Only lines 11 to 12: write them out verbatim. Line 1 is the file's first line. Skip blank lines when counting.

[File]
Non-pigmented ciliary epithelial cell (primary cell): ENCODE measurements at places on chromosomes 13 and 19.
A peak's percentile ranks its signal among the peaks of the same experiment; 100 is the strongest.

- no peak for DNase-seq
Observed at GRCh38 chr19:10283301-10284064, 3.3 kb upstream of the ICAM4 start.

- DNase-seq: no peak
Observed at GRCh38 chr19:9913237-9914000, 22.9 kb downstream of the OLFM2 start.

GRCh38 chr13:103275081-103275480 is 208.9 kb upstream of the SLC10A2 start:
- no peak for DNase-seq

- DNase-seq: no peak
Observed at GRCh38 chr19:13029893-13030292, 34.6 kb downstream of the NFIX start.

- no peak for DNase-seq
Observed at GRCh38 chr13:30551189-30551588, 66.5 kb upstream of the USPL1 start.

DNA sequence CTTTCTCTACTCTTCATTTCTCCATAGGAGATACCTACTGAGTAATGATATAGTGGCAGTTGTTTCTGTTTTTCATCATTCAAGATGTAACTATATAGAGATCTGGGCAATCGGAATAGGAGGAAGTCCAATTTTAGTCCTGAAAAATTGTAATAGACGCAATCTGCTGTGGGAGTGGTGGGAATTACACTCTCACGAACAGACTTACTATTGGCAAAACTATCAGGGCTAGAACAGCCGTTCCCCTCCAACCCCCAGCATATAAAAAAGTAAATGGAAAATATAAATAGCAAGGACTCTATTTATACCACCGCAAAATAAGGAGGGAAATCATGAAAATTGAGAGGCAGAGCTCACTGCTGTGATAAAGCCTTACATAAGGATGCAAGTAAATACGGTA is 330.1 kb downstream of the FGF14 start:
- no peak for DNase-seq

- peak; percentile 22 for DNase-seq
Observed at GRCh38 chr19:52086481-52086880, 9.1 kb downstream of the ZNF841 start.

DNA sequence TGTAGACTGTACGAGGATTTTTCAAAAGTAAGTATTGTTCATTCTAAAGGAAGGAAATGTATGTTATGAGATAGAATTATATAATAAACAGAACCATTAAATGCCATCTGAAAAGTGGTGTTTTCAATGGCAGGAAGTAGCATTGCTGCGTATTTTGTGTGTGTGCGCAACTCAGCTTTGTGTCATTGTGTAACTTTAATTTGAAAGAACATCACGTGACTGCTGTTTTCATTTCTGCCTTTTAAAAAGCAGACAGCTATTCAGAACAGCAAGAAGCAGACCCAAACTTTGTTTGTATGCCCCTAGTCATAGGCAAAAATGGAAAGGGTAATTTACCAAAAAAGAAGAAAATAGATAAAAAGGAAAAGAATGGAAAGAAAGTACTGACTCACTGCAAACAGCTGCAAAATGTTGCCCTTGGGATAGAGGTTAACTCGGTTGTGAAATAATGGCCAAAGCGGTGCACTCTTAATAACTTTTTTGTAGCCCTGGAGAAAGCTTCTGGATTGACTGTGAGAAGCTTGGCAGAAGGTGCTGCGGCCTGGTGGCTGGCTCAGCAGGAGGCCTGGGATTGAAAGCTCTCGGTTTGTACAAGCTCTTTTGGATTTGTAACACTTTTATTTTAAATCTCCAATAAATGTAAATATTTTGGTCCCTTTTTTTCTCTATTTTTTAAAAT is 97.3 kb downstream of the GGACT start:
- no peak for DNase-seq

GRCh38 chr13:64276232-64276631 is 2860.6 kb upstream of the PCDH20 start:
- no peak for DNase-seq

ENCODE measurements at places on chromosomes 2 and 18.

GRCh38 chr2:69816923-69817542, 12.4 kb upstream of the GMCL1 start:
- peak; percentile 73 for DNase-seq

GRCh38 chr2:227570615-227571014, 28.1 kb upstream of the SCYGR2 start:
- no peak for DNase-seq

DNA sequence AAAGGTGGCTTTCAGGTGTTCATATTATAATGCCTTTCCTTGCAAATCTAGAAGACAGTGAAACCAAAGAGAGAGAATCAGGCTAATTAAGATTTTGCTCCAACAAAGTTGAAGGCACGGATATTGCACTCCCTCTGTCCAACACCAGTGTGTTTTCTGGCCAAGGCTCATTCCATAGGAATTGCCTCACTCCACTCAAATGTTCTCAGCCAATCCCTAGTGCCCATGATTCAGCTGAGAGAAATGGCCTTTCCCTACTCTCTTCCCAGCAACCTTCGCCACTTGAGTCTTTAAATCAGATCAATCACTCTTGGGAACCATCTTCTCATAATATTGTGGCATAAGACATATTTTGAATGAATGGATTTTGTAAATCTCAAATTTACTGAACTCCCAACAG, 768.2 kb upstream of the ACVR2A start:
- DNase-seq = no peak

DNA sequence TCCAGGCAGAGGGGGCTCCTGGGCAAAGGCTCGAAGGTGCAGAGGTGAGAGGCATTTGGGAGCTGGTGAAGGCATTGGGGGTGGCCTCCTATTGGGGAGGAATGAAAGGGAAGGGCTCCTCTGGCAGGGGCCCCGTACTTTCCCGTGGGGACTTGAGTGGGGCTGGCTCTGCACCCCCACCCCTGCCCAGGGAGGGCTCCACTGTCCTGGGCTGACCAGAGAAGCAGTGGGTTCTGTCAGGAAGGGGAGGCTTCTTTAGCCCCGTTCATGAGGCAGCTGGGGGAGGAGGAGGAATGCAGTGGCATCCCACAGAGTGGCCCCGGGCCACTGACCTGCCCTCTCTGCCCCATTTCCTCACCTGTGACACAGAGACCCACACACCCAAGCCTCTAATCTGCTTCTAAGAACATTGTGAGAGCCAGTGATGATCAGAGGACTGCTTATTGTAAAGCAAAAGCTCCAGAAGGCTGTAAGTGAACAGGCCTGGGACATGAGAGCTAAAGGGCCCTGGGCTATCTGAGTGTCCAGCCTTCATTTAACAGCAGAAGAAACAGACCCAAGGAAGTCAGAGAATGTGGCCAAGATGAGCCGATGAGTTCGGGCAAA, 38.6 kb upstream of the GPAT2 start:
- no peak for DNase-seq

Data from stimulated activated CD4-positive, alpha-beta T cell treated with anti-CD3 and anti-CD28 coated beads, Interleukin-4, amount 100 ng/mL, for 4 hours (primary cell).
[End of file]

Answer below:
- no peak for DNase-seq
Observed at GRCh38 chr13:30551189-30551588, 66.5 kb upstream of the USPL1 start.